Compression Failure of Aluminum Plates Exposed to Constant Heat Flux
Aluminum is used as a structural member in marine applications because of its low weight. One challenge is to design against failure of aluminum structures in fire. A parametric study was performed to quantify the effects of parameters on the compression failure of aluminum plates during a fire. A thermo-structural apparatus was designed to perform compression tests on aluminum samples consisting of a compression load frame, a hydraulic system, and electric heaters.
The effect of dimensional variation on failure behavior was examined. Aluminum 5083 and 6082 alloys were tested with three thicknesses, two lengths and two widths. Three heat fluxes and various buckling stresses were used. Micro Vicker's hardness values were measured before and after testing to quantify the effect of heating on the strength of the aluminum.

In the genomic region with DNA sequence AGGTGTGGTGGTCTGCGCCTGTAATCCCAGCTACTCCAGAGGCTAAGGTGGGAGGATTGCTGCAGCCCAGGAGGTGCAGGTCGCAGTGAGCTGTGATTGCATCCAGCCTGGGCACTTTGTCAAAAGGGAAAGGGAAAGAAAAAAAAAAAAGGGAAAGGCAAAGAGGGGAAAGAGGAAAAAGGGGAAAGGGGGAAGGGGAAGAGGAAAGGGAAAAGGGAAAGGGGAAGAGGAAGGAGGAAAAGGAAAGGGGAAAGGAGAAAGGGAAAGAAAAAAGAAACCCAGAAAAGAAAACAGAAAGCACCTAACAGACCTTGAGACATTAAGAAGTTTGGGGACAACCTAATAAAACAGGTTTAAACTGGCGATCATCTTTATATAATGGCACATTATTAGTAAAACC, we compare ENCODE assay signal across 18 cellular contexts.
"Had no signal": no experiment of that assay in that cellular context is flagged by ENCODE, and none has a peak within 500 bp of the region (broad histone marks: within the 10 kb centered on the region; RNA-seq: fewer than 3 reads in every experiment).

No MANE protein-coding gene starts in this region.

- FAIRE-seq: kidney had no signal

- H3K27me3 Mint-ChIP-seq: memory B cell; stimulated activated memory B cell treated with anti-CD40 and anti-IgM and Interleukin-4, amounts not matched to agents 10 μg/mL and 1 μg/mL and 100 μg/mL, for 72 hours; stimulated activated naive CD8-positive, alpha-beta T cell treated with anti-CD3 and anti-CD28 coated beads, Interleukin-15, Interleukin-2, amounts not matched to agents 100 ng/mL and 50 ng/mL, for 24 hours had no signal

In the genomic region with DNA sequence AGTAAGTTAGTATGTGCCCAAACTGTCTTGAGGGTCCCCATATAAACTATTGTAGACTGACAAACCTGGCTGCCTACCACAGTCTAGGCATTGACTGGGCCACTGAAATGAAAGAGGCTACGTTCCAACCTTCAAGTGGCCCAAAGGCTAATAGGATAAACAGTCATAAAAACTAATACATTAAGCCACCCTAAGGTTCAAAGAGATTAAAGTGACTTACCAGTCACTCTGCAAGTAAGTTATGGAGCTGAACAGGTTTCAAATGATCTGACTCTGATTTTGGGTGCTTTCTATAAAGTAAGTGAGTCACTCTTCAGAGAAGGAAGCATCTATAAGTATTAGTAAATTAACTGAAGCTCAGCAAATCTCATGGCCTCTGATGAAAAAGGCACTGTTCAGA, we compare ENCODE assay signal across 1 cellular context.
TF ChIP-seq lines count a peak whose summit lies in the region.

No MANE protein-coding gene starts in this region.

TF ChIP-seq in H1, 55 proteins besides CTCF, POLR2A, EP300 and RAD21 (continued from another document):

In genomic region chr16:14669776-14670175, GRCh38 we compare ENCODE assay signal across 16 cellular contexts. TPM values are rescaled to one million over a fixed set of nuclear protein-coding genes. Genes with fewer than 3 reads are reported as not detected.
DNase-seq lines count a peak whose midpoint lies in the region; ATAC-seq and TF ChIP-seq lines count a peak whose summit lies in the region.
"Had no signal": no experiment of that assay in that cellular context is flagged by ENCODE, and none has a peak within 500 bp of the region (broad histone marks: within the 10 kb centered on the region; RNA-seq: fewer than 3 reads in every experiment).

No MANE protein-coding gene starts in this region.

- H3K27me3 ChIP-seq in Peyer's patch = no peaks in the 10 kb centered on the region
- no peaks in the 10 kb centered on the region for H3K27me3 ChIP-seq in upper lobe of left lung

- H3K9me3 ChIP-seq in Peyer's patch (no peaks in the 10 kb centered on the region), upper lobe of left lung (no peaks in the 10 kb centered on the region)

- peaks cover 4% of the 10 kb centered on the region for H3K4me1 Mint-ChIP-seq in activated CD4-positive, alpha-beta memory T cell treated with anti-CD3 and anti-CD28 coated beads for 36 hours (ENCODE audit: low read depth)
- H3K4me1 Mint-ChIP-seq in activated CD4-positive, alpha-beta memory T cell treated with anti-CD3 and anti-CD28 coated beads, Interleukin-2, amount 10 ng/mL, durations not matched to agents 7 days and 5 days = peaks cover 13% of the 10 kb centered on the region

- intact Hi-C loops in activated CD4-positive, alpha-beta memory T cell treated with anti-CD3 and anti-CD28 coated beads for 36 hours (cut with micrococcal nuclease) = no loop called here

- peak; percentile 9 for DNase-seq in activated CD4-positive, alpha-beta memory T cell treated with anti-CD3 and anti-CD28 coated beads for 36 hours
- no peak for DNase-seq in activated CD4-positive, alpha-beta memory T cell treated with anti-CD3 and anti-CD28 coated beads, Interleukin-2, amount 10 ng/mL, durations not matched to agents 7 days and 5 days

In general, lower applied stress resulted in higher failure temperature and longer time to failure. Dimensional variations had a negligible effect on failure behavior. The 5083 alloy has a minimum stress level of 50% of the buckling stress at 10kW/m2 and 10% of the buckling stress at 20kW/m2, while the 6082 alloy has a minimum stress level of 75% of the buckling stress at 10kW/m2 and 25% of the buckling stress at 20kW/m2. The 6082 failed at higher temperatures and longer failure times than the 5083. The presence of insulation on the exposed surface decreased the temperature rise, resulting in longer failure times. Vicker's hardness decreased with heating in general. The results describe the effects of parameters of the failure of aluminum.